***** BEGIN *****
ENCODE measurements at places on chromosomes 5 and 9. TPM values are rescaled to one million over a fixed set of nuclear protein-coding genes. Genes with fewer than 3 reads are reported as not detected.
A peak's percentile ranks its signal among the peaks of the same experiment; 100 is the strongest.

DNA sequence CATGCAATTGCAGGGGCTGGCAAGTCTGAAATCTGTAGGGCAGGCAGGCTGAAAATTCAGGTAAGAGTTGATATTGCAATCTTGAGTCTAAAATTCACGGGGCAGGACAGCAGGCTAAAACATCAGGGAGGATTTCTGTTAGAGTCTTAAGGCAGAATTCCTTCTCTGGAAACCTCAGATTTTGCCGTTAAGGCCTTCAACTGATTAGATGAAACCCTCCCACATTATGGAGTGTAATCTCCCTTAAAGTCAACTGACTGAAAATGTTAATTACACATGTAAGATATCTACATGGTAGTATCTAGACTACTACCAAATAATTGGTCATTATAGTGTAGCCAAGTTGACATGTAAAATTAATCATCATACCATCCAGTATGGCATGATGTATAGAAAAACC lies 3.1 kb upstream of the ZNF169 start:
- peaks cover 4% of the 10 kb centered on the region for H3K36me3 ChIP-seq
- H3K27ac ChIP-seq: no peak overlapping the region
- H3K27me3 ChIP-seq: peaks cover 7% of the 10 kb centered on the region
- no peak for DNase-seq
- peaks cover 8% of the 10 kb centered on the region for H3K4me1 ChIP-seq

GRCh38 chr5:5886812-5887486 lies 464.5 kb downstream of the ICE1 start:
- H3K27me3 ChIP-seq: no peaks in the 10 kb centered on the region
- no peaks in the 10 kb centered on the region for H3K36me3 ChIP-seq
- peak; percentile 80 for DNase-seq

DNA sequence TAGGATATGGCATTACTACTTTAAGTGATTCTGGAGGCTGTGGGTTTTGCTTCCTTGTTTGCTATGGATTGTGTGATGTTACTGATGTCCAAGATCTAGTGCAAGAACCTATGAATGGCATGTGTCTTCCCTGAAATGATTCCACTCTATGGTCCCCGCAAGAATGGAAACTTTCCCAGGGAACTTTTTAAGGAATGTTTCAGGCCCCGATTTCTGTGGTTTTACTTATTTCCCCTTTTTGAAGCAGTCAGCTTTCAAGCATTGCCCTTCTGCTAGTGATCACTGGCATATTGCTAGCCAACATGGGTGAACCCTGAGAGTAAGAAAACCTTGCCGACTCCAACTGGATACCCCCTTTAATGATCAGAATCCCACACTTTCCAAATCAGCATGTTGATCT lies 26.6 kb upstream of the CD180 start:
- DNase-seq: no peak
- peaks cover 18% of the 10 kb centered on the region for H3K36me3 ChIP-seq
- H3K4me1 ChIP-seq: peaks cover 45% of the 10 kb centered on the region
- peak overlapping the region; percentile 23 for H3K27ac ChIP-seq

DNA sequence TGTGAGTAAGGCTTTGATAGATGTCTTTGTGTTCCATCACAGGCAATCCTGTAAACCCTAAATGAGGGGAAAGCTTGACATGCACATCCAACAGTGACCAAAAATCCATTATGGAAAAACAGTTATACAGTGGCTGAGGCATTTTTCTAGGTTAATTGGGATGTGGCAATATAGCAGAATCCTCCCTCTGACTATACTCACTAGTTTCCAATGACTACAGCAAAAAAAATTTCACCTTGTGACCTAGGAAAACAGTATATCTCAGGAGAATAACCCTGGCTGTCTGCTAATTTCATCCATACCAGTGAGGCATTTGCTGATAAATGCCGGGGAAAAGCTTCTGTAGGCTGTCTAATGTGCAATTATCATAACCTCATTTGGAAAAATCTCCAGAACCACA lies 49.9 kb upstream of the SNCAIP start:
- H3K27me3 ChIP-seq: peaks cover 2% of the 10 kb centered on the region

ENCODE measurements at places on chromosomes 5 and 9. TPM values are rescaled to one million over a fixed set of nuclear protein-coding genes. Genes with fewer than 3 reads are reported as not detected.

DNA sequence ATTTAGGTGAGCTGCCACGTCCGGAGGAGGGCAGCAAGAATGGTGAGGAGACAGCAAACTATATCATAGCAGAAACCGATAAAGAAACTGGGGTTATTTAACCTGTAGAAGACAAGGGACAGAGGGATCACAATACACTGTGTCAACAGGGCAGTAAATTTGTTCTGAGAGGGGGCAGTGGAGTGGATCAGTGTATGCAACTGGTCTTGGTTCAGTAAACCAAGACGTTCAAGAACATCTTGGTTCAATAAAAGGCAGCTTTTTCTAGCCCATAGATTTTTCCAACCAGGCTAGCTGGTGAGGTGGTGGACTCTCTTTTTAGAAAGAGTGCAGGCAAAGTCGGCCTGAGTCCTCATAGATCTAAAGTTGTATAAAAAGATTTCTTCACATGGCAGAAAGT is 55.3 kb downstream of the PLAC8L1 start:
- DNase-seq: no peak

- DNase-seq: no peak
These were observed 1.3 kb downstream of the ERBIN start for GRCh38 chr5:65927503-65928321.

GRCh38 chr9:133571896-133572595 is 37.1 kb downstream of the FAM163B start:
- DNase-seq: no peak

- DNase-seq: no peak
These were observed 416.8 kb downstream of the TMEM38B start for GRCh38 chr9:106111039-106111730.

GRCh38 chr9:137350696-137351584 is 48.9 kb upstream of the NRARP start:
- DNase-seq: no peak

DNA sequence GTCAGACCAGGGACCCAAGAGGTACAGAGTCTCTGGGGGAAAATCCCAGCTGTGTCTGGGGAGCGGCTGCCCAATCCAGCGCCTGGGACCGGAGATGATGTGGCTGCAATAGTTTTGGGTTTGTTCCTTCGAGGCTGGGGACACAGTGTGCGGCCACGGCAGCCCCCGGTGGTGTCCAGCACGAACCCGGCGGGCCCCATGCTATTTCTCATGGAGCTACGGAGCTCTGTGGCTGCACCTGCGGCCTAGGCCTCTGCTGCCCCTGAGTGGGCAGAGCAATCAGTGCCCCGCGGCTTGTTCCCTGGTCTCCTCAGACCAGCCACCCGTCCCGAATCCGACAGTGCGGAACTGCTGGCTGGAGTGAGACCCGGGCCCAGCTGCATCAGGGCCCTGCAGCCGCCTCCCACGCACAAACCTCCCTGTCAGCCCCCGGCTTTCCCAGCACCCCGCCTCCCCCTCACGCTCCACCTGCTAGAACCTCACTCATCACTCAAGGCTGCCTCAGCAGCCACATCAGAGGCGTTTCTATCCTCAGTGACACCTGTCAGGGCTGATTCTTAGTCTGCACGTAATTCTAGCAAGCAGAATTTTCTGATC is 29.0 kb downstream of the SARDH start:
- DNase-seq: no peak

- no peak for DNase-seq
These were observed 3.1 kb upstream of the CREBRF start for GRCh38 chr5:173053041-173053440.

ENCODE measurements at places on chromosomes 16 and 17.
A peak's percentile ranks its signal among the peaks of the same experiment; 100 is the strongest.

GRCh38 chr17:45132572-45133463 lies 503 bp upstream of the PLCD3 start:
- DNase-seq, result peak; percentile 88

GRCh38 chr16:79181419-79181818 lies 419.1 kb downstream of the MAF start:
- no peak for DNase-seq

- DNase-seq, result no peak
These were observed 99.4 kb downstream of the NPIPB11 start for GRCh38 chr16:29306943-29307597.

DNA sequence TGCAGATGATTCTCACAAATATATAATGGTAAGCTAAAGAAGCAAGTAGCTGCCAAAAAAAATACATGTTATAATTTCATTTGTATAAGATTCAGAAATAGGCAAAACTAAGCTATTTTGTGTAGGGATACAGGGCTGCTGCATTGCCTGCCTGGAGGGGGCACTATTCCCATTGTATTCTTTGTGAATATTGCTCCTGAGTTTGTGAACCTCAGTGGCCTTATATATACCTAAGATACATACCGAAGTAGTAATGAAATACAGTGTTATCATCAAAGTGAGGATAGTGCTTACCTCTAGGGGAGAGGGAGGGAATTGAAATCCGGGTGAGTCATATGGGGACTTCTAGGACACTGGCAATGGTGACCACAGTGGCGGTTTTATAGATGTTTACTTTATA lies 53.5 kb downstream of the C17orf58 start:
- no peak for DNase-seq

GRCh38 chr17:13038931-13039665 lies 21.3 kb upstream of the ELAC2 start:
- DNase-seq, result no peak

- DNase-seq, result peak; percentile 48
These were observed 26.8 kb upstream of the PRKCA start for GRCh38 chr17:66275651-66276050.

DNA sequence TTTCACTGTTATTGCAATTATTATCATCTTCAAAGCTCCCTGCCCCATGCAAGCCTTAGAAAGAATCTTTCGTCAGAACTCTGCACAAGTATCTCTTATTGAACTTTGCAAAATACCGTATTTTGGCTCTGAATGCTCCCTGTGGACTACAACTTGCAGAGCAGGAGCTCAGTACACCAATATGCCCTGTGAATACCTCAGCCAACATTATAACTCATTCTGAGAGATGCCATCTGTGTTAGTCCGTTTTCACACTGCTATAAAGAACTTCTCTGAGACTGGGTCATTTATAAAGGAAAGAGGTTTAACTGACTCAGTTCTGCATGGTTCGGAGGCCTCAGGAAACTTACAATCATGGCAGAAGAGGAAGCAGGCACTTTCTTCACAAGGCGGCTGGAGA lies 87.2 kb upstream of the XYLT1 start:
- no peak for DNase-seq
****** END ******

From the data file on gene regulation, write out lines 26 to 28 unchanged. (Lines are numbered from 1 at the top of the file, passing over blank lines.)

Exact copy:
- DNase-seq: no peak

- DNase-seq: no peak
These were observed 416.8 kb downstream of the TMEM38B start for GRCh38 chr9:106111039-106111730.